Prevalence and correlates of indoor tanning among US adults

J Am Acad Dermatol. 2008 May;58(5):769-80. doi: 10.1016/j.jaad.2008.01.020. Epub 2008 Mar 6.


Background: Little is known about the prevalence of indoor tanning among the US general adult population.

Objectives: This study sought to: (1) describe the prevalence of indoor tanning throughout adulthood; (2) identify demographic and psychosocial correlates of indoor tanning; and (3) determine whether these correlates vary by age group.

Methods: This study used data from the 2005 National Health Interview Survey, an annual health survey of the US adult population.

Results: Indoor tanning rates were higher among individuals who were young, white, and female. Rates of indoor tanning in the last year varied from 20.4% for those aged 18 to 29 years to 7.8% for those aged 65 years and older. A variety of demographic, health, and behavioral health risk factors correlated with indoor tanning.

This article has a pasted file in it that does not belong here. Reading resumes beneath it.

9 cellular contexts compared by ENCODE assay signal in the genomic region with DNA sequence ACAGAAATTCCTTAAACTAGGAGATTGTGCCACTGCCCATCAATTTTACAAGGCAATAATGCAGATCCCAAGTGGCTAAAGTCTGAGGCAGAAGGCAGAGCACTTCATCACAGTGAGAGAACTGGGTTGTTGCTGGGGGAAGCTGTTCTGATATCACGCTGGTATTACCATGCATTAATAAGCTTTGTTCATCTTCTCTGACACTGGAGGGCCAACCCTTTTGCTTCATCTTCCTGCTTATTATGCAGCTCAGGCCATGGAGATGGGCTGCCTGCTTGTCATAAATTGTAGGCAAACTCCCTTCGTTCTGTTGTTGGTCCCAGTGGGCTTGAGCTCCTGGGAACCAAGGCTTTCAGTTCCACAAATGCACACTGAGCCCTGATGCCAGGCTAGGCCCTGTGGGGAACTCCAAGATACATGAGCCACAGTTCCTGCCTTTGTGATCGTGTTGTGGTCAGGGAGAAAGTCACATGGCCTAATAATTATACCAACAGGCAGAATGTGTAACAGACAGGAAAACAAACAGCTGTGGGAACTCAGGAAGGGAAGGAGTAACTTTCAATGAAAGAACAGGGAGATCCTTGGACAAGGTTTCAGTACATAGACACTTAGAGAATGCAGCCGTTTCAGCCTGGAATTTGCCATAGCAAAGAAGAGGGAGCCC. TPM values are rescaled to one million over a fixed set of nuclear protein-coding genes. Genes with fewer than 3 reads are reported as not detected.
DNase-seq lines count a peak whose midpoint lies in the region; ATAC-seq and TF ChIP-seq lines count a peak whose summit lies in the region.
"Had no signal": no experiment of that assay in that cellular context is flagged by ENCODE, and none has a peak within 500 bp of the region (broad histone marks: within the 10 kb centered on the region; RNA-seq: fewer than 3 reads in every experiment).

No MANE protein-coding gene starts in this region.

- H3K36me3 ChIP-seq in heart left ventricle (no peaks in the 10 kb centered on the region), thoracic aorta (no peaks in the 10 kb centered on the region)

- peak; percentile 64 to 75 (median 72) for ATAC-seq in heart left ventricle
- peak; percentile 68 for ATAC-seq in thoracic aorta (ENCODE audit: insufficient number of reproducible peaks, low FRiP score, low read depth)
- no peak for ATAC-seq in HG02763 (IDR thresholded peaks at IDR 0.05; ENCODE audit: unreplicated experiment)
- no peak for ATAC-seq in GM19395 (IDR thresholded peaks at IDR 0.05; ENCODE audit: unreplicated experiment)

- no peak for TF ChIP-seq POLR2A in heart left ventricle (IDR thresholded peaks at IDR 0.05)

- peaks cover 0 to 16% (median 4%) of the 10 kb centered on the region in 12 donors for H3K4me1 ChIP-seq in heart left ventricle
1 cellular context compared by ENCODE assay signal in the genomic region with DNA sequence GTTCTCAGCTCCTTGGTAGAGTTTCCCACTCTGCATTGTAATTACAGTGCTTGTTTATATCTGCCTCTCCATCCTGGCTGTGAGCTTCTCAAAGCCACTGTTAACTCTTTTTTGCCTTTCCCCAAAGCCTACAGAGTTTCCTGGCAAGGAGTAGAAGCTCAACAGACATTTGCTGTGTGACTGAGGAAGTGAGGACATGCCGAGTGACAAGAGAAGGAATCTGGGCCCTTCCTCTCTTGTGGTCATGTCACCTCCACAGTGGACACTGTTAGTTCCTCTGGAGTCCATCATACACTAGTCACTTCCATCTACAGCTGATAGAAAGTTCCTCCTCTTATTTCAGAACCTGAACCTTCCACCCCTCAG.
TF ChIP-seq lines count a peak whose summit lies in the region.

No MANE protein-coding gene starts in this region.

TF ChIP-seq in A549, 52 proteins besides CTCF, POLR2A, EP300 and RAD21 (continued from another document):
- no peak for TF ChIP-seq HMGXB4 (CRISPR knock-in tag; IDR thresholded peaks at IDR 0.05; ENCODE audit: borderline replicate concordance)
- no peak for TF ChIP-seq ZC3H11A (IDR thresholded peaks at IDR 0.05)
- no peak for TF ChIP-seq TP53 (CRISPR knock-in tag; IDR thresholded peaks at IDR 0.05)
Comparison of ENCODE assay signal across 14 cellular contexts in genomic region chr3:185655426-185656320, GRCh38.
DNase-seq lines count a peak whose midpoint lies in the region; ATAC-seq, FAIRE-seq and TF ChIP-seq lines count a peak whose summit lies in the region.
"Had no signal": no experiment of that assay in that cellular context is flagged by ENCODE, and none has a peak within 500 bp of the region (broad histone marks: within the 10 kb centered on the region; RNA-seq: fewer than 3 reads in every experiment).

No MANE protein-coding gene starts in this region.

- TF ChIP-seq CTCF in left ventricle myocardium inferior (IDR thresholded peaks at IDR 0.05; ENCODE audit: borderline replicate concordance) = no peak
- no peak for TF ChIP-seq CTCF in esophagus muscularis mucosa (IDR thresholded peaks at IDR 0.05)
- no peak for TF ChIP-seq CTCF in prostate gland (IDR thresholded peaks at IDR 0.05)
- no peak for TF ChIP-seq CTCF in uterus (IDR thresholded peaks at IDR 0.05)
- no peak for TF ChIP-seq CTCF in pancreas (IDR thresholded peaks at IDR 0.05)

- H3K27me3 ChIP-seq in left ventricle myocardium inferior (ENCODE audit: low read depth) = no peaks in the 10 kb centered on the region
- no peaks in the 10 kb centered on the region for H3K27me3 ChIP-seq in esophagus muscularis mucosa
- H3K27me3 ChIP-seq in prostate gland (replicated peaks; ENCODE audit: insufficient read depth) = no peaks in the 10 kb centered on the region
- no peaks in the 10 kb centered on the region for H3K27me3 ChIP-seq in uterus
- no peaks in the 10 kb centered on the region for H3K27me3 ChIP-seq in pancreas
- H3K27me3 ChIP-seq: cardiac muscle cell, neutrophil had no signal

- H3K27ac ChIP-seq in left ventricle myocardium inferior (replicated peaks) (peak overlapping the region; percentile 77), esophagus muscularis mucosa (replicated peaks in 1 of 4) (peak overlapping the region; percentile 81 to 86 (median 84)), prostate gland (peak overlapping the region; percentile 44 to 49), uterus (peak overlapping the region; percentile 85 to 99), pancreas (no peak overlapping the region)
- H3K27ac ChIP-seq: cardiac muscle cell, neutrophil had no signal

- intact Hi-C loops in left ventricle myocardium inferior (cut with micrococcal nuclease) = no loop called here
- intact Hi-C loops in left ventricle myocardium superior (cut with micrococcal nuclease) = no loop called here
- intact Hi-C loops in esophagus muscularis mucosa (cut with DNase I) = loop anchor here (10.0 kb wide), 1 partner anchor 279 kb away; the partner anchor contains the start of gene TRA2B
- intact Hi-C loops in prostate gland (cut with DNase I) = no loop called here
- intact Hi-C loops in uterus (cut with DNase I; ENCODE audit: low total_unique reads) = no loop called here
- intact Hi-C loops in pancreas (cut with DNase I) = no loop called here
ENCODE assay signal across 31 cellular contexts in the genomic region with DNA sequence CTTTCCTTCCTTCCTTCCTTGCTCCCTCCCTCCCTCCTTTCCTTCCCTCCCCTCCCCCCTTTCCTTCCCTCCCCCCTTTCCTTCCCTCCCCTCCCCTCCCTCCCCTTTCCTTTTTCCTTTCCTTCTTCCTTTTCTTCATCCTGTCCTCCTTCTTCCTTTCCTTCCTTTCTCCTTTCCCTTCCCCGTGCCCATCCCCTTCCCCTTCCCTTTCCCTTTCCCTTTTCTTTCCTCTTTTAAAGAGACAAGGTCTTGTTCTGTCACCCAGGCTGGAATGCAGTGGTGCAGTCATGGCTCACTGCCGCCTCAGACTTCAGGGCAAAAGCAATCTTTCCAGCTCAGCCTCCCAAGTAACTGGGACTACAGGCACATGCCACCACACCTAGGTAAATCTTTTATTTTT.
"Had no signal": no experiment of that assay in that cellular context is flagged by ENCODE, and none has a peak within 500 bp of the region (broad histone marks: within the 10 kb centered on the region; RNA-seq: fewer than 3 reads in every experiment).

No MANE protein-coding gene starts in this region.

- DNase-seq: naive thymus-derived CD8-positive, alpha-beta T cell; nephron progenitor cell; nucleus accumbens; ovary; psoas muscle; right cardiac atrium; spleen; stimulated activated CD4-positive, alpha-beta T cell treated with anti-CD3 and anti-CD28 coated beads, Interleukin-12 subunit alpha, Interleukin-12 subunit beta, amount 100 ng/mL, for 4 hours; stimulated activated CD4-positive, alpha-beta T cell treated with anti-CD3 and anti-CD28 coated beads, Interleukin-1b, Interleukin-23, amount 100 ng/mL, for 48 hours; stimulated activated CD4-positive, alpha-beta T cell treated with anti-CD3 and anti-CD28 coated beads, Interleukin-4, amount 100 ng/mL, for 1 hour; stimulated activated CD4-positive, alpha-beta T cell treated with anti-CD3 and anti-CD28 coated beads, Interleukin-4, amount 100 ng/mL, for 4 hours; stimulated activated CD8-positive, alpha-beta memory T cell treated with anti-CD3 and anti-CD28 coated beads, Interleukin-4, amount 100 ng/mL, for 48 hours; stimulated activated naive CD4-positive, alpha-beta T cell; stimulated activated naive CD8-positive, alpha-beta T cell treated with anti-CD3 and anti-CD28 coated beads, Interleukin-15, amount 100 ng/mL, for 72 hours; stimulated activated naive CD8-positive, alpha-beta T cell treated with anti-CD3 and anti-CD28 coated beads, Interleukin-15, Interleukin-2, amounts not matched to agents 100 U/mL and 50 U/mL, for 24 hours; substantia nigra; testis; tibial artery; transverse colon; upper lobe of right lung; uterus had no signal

Limitations: The study design was cross-sectional and all data were self-reported.

Conclusions: Health care providers should address indoor tanning as a health risk factor across the lifespan.

Publication types

  • Research Support, N.I.H., Extramural

MeSH terms

  • Adolescent
  • Adult
  • Aged
  • Beauty Culture / methods
  • Beauty Culture / statistics & numerical data
  • Female
  • Humans
  • Male
  • Middle Aged
  • Prevalence
  • Risk Factors
  • Skin Neoplasms / etiology
  • Skin Pigmentation
  • Sunscreening Agents / therapeutic use
  • Ultraviolet Rays / adverse effects*
  • Whites


  • Sunscreening Agents